New York University won a huge victory at the City Council today, when it received approval for its somewhat less massive plan to expand its campus in Greenwich Villag, from from 2.5 million square feet to 1.9 million. What does that look like? The university produced some handy visual aids that show exactly that.
Was it enough? Not according to the project’s opponents, two dozen or so of whom showed up at the council this morning to waggle their hands in the face of the assembled pols (cheers, boos and hisses were forbidden, so they were left with jazz hands, like an Occupy protest).
“I’m really disappointed,” Community Board 2 chair David Gruber said after the land use committee voted 19-1 in favor of the modified plan. “I really felt the plans was not modified enough. NYU, with the tacit backing of the mayor, felt they could do whatever they wanted.”
Best Laid Plans
Exciting news for residents and denizens of the Lower East Side tonight. After, oh, seven decades, the city has finally reached a deal to redevelop the Seward Park Urban Renewal Area, those swathes of parking lots just south of the Williamsburg Bridge affectionately known as SPURA.
According to two people present at the meeting (The Observer had other commitments, tonight, in addition to closing the paper—more on that tomorrow), the plan presented by the city’s Economic Development Corporation, with 900 apartments and nearly a million square feet of commercial space, was unanimously approved by Community Board 3. The linchpin, announced by Councilwoman Margaret Chin, was that the city had agreed to make half of those units permanently affordable, rather than a possible sunset 60 years out.
“I think this is a very important opportunity for this community to back this avenue, which was given to the developers decades ago,” Nancy Goshow said last Thursday night, during a meeting of Community Board 5. “The developers have gotten all the benefits for too long, and it is time we as a community take back these spaces and really push them to be improved and made as nice as possible.”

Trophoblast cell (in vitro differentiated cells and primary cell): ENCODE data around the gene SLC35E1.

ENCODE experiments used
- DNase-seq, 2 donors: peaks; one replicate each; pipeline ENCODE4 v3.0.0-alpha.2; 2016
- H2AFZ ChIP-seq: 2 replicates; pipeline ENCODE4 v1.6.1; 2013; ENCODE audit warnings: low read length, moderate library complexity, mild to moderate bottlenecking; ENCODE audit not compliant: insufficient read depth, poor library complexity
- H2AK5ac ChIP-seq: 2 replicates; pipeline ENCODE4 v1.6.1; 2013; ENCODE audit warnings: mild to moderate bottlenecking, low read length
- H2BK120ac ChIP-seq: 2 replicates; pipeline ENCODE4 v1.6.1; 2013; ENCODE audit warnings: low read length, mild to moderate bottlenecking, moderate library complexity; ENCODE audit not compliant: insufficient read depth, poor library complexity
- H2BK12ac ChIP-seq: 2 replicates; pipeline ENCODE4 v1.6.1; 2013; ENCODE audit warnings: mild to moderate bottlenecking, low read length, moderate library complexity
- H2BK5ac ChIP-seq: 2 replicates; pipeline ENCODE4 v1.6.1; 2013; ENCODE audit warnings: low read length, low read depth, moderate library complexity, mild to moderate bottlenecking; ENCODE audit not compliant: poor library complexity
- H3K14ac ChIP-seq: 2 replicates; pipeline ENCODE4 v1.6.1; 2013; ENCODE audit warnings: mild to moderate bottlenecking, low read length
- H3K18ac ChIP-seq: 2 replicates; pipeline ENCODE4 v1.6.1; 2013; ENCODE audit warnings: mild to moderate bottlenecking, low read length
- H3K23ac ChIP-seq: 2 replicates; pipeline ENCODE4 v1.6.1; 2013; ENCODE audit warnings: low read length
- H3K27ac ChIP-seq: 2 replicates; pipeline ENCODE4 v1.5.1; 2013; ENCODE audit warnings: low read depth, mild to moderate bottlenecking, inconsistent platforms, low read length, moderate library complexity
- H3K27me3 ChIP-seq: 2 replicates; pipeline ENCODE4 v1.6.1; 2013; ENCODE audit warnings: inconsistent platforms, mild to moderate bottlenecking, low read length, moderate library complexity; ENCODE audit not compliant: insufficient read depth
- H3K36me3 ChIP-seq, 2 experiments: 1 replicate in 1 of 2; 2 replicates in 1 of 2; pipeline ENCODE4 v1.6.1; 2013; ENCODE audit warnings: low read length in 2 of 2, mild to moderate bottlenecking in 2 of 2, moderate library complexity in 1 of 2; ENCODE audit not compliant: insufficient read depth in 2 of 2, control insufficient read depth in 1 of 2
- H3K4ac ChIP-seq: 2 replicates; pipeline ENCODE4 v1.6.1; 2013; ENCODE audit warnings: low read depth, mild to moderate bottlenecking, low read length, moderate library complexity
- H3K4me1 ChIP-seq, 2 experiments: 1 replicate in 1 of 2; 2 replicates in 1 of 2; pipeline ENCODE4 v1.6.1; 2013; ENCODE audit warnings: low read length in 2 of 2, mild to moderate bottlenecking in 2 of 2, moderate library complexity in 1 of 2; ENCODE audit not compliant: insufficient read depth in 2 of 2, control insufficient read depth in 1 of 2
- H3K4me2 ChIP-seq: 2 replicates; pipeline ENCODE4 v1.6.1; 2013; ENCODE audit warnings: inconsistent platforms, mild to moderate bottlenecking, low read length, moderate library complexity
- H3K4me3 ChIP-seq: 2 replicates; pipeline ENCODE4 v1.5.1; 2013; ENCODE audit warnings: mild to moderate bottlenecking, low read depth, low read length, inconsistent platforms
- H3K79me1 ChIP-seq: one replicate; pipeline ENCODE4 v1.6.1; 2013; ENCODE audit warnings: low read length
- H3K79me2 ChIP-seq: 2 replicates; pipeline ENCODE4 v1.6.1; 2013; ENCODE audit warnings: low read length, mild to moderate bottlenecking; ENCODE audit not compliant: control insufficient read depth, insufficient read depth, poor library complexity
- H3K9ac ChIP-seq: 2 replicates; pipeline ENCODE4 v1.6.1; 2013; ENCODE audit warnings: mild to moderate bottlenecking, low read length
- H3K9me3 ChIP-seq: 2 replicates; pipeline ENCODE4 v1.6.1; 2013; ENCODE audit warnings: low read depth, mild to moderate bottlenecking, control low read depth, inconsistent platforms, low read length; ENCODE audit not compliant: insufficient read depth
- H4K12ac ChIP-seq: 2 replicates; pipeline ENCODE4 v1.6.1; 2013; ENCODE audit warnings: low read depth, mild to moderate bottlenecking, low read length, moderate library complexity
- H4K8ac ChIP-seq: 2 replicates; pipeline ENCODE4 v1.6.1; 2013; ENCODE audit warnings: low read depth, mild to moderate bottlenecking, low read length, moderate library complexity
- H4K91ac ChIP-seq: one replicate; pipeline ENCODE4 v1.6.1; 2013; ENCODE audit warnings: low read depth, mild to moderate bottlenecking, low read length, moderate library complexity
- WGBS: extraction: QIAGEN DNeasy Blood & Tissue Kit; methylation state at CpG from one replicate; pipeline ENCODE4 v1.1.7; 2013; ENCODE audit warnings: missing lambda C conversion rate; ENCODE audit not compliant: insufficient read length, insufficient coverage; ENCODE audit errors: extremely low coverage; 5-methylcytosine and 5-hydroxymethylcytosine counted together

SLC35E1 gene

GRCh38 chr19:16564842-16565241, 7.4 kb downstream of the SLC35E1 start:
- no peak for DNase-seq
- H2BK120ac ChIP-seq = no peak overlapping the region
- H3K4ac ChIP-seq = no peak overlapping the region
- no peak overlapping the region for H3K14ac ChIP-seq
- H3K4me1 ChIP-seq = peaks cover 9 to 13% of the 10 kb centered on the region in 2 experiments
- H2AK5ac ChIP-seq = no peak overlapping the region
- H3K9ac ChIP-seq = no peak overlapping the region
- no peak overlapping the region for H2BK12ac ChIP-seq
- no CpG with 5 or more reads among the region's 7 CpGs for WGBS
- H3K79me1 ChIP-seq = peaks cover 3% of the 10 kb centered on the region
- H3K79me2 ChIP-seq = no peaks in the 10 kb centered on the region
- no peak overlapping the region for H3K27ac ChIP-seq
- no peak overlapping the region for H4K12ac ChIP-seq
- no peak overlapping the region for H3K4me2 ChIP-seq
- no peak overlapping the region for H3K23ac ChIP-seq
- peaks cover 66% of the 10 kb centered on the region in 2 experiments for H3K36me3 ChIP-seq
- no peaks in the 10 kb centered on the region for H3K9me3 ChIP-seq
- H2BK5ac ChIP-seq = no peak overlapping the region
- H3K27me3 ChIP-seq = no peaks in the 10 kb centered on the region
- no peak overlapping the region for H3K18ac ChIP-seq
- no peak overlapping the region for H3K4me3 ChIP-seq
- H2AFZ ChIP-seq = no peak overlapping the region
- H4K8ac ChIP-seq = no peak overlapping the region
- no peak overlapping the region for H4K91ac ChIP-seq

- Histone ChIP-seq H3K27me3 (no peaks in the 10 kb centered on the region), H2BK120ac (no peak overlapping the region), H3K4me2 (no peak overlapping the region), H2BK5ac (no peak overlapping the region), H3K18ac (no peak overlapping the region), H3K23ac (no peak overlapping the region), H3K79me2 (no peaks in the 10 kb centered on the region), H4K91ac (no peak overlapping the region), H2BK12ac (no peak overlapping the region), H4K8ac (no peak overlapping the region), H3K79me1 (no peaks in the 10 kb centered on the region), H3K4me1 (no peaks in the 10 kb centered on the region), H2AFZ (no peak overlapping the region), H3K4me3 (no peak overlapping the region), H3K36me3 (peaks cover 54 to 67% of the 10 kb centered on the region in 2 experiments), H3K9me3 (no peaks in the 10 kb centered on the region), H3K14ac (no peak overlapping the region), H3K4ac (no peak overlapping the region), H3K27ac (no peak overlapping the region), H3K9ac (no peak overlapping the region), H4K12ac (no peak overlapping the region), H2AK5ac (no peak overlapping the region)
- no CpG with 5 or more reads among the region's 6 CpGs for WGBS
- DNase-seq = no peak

Ms. Goshow was one of a majority of board members who declared her support for what has come to be known as 6½th Avenue, a Department of Transportation proposal to link a series of arcades and public plazas running from 51st to 57th streets between Sixth and Seventh avenues. The spaces were created through a special zoning district in the 1980s and early ’90s, and are made up of Zuccotti-like privately owned public space, or POPS. In exchange for building the spaces, developers got the opportunity to build bigger buildings.
Last year, the community board, at the suggestion of Friends of POPS, a pro-POPS civic group, asked the Department of Transportation to study ways it might connect these spaces. They are already a popular pedestrian thoroughfare, especially during lunch time and at rush hour, providing a less hectic alternative to the avenues on either side. The board wanted to make the spaces even more inviting.